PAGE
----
My teacher said something similar - donating organs is a wholesome deed. It would be good to do it wholeheartedly for the well-being of others. If one is able to do that without worrying too much this is the best case.

But a friend of mine is nurse in the department for transplantation in our hospital. She says, the organs should not be too old. So, when you've reached an age older than 58 or so, you don't have to worry about that topic at all anymore. Nobody wants to have the organs of an old person.
Not so in the UK. Healthy organs from those who have never had certain named illnesses are used up to 75 years. The heart/lung system of a 70-year-old who has exercised and never smoked may well be healthier than that of a 40-year-old smoker.
Although there is a cut off age for some bodily tissues and for corneas at 60 years.
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philji
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Re: Donating one's organs at death

Post by philji » Thu Feb 08, 2018 11:26 am

http://news.bbc.co.uk/1/hi/health/8226709.stm
I too wondered if there was an age limit.

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Re: Donating one's organs at death

Post by Simon E. » Thu Feb 08, 2018 12:35 pm

Ageing in not a uniform process throughout the body. But the body has a series of interdependent systems.
So if a 70 year old heart that is otherwise healthy is put into the body of a 30 year old it starts to regenerate as it links to the bodily systems of that 30 year old.

Amazing ain't it? :smile:
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Re: Donating one's organs at death

Post by Grigoris » Thu Feb 08, 2018 1:59 pm

Mantrik wrote:
Wed Feb 07, 2018 8:03 pm
Grigoris wrote:
Wed Feb 07, 2018 7:47 pm
My current personal experience has verified for me that brain death=bodily death.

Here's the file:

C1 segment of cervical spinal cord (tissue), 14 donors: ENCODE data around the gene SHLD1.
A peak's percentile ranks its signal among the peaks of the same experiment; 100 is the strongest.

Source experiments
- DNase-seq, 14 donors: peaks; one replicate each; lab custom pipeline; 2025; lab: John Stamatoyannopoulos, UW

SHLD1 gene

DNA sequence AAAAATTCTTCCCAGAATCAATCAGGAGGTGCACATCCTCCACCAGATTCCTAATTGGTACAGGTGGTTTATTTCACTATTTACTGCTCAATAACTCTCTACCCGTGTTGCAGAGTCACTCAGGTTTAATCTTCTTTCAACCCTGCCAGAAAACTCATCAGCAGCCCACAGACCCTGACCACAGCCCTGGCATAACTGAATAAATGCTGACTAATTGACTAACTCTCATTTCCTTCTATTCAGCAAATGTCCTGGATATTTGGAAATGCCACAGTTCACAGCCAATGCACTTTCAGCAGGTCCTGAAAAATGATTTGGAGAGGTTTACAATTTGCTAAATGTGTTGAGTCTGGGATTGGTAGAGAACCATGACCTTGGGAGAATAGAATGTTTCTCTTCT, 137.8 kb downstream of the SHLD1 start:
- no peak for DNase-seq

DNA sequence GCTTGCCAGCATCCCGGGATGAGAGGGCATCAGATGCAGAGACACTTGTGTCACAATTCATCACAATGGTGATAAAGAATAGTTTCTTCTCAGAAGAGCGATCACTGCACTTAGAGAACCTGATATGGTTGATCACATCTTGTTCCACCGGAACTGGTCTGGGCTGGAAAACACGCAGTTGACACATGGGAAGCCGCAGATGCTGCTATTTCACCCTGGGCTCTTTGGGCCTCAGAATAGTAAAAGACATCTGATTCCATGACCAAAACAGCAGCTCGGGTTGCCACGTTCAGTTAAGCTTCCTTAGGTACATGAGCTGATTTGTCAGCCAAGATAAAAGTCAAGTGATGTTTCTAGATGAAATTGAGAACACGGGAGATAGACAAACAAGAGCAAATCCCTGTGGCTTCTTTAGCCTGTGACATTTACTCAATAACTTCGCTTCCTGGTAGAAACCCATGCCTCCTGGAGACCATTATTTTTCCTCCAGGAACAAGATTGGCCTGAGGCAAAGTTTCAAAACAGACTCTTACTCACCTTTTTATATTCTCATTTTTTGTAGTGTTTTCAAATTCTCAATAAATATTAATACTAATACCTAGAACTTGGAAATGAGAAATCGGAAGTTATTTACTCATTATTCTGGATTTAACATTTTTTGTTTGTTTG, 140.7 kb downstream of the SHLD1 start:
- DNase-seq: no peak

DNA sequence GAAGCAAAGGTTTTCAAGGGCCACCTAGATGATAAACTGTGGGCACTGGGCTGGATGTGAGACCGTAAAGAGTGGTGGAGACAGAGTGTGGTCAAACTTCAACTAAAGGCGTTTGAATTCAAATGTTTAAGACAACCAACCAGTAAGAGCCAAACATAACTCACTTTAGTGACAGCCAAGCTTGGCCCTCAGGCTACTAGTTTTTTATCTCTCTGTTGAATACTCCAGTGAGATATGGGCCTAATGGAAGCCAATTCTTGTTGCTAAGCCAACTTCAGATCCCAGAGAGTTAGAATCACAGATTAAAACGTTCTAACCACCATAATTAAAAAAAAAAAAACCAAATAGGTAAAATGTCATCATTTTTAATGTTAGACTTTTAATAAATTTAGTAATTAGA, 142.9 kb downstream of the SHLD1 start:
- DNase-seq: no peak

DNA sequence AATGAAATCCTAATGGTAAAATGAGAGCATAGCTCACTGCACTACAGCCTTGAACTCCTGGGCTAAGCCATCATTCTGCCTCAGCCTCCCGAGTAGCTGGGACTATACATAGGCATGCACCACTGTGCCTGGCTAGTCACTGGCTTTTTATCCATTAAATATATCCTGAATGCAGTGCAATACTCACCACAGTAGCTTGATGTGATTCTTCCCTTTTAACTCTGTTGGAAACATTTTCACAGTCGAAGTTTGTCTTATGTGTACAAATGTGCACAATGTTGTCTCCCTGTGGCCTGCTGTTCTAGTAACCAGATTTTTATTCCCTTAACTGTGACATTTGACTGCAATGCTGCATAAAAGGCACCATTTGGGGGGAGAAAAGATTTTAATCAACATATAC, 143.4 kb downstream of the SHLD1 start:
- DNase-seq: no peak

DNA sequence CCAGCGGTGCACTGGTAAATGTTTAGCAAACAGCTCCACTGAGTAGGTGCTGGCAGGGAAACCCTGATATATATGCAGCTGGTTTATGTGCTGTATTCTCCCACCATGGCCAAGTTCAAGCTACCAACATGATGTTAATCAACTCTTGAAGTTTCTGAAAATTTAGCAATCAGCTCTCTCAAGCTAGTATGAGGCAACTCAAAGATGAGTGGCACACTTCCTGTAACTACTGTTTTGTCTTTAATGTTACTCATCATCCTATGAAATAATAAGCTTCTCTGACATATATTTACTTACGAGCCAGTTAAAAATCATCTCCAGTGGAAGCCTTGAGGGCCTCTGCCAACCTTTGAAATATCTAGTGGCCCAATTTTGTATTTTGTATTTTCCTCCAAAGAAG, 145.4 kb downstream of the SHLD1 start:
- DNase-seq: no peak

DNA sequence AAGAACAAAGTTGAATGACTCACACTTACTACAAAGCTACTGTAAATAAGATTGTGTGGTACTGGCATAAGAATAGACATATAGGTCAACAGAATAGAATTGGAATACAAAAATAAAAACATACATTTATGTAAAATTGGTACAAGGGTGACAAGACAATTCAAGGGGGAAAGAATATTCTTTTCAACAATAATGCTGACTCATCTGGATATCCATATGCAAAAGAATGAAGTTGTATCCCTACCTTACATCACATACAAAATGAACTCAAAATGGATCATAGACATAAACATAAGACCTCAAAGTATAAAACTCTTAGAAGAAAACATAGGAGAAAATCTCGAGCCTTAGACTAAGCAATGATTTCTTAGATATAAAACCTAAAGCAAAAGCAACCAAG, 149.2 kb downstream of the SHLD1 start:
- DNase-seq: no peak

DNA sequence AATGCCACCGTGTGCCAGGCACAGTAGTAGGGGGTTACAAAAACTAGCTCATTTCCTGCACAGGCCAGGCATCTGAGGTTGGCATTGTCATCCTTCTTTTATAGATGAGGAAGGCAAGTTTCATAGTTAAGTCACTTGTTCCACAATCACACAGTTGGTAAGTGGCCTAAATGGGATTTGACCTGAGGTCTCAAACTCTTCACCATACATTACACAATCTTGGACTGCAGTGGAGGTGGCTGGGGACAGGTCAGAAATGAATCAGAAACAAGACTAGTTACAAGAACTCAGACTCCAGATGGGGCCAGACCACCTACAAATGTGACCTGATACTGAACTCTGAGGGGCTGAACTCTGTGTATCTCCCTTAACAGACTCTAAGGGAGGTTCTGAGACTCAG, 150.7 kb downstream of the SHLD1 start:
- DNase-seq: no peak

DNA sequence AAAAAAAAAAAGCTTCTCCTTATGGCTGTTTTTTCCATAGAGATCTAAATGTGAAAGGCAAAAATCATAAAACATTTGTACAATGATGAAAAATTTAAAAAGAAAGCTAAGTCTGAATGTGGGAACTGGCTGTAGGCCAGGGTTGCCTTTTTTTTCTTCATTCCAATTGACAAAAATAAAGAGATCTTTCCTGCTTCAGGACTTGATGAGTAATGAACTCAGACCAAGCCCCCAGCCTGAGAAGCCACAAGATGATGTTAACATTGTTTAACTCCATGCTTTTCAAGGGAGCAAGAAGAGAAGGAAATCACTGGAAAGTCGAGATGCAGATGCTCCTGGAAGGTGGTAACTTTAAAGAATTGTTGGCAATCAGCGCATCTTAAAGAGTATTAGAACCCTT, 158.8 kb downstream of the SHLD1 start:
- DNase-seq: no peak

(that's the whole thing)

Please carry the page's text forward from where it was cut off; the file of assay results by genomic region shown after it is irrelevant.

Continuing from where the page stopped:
Man, so sorry for your loss, and I hope your brother has a fortunate rebirth.

When I have lost close family members I have felt that too, but after Phowa it was different again, a feeling of final 'departure' hard to explain.
I know what you mean. I said bodily death purposefully. Human existence is characterised by name AND form.
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Re: Donating one's organs at death

Post by Grigoris » Thu Feb 08, 2018 2:04 pm

Pema Rigdzin wrote:
Wed Feb 07, 2018 8:05 pm
So how many of you are planning to donate your organs when you die?
Definitely. I talked to a gentleman in the Intensive care waiting room who was there because his 21 year old son had just received a life saving liver transplant.

We wanted to donate my brother's organs but he had been on life support with really low blood pressure for too long.
"My religion is not deceiving myself."
Jetsun Milarepa 1052-1135 CE

"Butchers, prostitutes, those guilty of the five most heinous crimes, outcasts, the underprivileged: all are utterly the substance of existence and nothing other than total bliss."
The Supreme Source - The Kunjed Gyalpo
The Fundamental Tantra of Dzogchen Semde

Simon E.
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Re: Donating one's organs at death

Post by Simon E. » Thu Feb 08, 2018 2:15 pm

Grigoris wrote:
Wed Feb 07, 2018 7:47 pm
My current personal experience has verified for me that brain death=bodily death.
May he and all the family know great peace... :namaste:
Gone fishin' :smile:

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Re: Donating one's organs at death

Post by weitsicht » Thu Feb 08, 2018 2:31 pm

My teacher was responding to a friend of mine concerning this. I didn't see the answer and the answer was long but it ended with the invitation to work with circumstances.
Pema Rigdzin wrote:
Wed Feb 07, 2018 8:05 pm
So how many of you are planning to donate your organs when you die?
I have a documentation concerning this in my purse.
My heart excluded though because it has a twisted position.

I don't donate blood. But AB isn't too sexy anyways. Happy that my brother donates a lot. He has 0